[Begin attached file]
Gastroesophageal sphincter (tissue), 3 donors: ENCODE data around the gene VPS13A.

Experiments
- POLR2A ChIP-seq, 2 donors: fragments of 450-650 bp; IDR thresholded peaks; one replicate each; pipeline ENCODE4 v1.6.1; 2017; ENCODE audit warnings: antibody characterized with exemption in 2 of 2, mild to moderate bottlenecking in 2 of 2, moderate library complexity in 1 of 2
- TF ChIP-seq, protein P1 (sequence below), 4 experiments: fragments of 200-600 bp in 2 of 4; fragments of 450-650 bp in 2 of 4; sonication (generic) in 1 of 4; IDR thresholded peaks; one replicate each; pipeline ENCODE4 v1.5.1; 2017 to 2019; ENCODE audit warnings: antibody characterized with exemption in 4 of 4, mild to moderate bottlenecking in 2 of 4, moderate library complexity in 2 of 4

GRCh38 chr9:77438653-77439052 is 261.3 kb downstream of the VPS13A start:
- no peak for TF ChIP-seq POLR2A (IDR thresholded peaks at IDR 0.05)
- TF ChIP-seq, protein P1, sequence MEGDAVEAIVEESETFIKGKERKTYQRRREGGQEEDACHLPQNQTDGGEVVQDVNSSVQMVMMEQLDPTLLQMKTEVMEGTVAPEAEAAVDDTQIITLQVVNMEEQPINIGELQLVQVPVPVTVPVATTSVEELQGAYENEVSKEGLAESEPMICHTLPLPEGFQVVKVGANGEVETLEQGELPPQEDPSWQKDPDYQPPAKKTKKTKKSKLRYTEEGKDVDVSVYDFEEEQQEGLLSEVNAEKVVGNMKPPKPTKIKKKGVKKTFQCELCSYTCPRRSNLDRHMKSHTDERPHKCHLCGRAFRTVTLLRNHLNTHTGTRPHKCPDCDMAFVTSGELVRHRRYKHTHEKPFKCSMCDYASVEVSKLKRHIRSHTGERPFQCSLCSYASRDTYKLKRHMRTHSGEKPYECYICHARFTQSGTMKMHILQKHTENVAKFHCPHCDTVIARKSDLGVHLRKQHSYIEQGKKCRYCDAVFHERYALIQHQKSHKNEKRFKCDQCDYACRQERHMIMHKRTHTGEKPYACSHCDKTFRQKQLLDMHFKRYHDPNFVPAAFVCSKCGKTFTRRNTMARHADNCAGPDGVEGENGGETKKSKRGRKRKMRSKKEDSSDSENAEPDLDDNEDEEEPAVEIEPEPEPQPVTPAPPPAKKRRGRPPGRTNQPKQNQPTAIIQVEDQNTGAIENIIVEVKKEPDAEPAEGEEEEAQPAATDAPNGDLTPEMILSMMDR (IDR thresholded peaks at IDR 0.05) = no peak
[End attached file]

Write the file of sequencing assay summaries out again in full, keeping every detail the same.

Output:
Gastroesophageal sphincter (tissue), 3 donors: ENCODE data around the gene VPS13A.

Experiments
- POLR2A ChIP-seq, 2 donors: fragments of 450-650 bp; IDR thresholded peaks; one replicate each; pipeline ENCODE4 v1.6.1; 2017; ENCODE audit warnings: antibody characterized with exemption in 2 of 2, mild to moderate bottlenecking in 2 of 2, moderate library complexity in 1 of 2
- TF ChIP-seq, protein P1 (sequence below), 4 experiments: fragments of 200-600 bp in 2 of 4; fragments of 450-650 bp in 2 of 4; sonication (generic) in 1 of 4; IDR thresholded peaks; one replicate each; pipeline ENCODE4 v1.5.1; 2017 to 2019; ENCODE audit warnings: antibody characterized with exemption in 4 of 4, mild to moderate bottlenecking in 2 of 4, moderate library complexity in 2 of 4

GRCh38 chr9:77438653-77439052 is 261.3 kb downstream of the VPS13A start:
- no peak for TF ChIP-seq POLR2A (IDR thresholded peaks at IDR 0.05)
- TF ChIP-seq, protein P1, sequence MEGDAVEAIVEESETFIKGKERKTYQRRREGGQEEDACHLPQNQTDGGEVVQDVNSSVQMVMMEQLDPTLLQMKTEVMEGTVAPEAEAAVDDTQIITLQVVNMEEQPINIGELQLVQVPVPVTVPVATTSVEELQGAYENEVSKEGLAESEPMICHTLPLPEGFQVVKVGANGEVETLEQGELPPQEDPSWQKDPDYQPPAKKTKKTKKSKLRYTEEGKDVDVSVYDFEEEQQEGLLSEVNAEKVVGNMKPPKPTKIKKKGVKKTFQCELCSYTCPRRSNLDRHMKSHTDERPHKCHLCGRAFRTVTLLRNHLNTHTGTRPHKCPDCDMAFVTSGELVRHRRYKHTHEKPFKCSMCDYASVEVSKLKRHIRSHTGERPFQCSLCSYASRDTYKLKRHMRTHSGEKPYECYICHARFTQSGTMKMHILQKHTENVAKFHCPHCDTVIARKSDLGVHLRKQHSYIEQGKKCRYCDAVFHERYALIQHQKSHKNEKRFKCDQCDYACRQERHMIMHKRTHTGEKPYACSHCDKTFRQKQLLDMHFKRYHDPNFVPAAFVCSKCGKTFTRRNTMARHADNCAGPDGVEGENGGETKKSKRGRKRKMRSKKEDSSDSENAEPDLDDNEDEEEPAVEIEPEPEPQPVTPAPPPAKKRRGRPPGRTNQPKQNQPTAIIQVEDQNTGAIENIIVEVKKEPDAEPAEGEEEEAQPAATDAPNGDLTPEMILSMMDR (IDR thresholded peaks at IDR 0.05) = no peak